Good times, that is what I think about when I think of Ernie Barnes, who passed away Monday in California after a brief illness.

Ernie was from Durham, North Carolina, the same town my father was from.He was five years younger than my father, so as kids, they really did not know each other. Many years later, their paths crossed again in the 1960s in New York.

He helped my father work on the house that my parents lived in for over 40 years and where I grew up.

I knew Ernie all of my life. He was a gentle man. His work also thrilled me. The long, lean bodies of dancers and ball players. The unique vision of what our communities were like. The depth and breath of his work transcended race and culture. He was a master of capturing emotion and life on a canvas. All of the figures’ hopes, dreams and desires were laid out in front of one’s eyes on the canvasses his paint-brushes touched.

In 2003,I called Ernie and said to him, “My father is turning 70. I want to commission a piece for his birthday.” I could not afford an oil painting, but a pencil piece was more than enough. It now hangs in my mother’s living room. It fills up the room: a boy selling newspapers in front of the Amsterdam News. I went back to the well late last year and said to Ernie, “The Amsterdam News is turning 100 this year, and I want to commission a piece that would embody the past, present and future of the paper.”

He said he would think about it, but he really was not going in that direction right now; he had moved onto something new. About two months later, I heard from him again. He had changed his mind. He told me that he was ill and that this piece would probably be his last commission. The price was high, but when I went to my father, he said go for it. So we moved forward. Every time I talked to Ernie after that, I could tell that it was getting harder and harder for him. And in February when I had to tell him about the death of my father, it hit him like a ton of bricks. But he persevered.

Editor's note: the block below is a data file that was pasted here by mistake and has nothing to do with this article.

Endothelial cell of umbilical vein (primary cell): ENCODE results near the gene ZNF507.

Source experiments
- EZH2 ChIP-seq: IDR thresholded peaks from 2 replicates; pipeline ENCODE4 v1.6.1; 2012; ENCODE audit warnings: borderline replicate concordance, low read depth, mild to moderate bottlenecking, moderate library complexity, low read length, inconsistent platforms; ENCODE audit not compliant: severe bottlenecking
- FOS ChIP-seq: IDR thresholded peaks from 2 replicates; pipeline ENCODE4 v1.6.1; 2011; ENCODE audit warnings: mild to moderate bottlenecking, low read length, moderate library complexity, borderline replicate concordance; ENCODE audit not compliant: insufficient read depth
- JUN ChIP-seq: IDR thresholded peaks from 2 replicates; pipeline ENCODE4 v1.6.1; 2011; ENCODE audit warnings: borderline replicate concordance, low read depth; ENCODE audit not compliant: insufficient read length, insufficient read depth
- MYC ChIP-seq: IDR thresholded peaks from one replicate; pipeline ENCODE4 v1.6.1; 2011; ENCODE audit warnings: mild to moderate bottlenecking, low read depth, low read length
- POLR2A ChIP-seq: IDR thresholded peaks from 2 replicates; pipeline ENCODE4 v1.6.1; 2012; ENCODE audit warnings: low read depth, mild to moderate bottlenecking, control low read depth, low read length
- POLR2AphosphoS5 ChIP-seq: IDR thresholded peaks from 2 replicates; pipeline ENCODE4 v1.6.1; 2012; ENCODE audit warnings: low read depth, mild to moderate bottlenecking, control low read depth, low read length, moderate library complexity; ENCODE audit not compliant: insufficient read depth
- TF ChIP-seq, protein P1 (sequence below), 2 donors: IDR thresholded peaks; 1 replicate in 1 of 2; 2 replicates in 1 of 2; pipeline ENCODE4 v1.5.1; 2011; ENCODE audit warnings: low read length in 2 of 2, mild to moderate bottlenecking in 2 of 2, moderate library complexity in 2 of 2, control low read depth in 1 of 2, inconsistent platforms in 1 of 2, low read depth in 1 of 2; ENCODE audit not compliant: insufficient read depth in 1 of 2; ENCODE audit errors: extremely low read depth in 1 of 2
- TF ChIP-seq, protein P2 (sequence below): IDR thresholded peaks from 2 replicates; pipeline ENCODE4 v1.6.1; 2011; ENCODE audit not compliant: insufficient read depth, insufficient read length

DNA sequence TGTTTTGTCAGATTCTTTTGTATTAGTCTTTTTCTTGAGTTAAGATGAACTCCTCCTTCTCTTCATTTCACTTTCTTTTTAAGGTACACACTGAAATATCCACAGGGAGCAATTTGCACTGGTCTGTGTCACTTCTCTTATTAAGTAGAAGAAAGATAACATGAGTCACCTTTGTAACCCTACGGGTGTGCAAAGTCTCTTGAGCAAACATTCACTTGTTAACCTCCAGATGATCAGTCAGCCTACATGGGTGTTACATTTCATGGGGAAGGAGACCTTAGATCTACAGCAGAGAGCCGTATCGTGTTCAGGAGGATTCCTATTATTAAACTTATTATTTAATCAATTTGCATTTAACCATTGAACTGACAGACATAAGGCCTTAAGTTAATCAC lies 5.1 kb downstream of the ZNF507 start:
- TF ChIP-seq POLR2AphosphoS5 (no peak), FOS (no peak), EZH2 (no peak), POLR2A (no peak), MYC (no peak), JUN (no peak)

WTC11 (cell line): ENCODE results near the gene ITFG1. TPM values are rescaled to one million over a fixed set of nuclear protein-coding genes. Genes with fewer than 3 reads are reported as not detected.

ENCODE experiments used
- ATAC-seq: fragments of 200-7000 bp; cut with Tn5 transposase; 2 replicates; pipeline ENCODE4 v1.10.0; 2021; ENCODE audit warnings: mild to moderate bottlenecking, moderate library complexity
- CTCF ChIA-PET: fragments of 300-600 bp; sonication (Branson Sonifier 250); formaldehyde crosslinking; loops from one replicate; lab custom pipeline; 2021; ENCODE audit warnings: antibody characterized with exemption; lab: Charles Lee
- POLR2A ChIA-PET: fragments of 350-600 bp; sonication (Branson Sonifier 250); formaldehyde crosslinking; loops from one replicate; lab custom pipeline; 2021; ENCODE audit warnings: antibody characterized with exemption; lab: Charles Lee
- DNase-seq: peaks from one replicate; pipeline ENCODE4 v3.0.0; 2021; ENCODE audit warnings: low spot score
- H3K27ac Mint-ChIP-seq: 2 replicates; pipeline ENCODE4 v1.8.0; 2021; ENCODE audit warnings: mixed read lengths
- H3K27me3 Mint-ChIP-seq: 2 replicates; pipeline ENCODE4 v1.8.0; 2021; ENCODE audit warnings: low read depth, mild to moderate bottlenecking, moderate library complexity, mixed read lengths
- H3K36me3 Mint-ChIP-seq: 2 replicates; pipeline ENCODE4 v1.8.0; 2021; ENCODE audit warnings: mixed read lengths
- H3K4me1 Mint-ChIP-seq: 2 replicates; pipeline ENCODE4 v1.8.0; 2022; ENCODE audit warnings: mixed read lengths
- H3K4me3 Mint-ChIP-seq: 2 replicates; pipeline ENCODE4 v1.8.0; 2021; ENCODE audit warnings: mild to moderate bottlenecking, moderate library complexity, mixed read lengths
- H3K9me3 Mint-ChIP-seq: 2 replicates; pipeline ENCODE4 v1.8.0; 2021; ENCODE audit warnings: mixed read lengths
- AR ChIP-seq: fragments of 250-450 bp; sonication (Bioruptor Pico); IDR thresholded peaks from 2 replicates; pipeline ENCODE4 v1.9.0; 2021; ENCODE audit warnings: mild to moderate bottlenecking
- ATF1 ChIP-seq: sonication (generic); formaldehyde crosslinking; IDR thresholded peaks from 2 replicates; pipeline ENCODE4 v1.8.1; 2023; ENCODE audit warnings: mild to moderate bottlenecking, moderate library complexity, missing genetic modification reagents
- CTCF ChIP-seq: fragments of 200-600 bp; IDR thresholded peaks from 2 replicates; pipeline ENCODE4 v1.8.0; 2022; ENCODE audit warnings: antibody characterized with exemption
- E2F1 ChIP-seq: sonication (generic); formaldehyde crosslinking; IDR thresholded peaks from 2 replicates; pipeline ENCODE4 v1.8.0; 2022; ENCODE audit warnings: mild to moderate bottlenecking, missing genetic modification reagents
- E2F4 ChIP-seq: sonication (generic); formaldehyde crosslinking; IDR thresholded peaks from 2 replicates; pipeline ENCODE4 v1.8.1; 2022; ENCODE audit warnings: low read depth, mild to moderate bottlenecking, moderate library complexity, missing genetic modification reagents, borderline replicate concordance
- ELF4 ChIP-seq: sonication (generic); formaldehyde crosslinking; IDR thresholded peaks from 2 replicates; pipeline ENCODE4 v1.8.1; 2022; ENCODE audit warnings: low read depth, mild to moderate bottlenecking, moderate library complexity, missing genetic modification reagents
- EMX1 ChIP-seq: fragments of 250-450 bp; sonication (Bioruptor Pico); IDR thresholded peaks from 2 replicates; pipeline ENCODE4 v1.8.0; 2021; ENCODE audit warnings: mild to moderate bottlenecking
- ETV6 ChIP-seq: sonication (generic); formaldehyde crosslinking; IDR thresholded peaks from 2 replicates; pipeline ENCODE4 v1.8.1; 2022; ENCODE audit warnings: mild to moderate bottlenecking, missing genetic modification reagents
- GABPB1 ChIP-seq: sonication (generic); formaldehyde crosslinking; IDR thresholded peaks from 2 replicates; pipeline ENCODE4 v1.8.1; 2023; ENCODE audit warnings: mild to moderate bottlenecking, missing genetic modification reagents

Two months later, I got the e-mail that Ernie had died, the commission never finished. But even though he never finished the painting–he barely got to do any sketches–it doesn’t matter now. Because I know that he has done that painting in his head and that picture will also be in my mind forever. He was a gifted artist; his unique, figurative style will be copied for generations to come. He spoke to generations of artists. He spoke of and to the Black experience though his art. His painting “Sugar Shack” was on the cover on one of Marvin Gaye’s albums and graced the credits of TV’s “Good Times.” My heart goes out to his loved ones: his wife, Bernie; brother James of Durham, N.C.; sons Michael and Sean; and daughters Deidre, Erin and Paige. I know their grief all too well.

All I can say is:

Keepin’ your head above water,

Making a wave when you can.

Temporary lay offs.

Good Times.

Easy credit ripoffs.

Good Times.

Scratchin’ and surviving.

Good Times.

Hangin in a chow line

Good Times.

Ain’t we lucky we got ’em

Good Times.

We had good times with you Ernie, GOOD TIMES.

Ernie Barnes, 1938-2009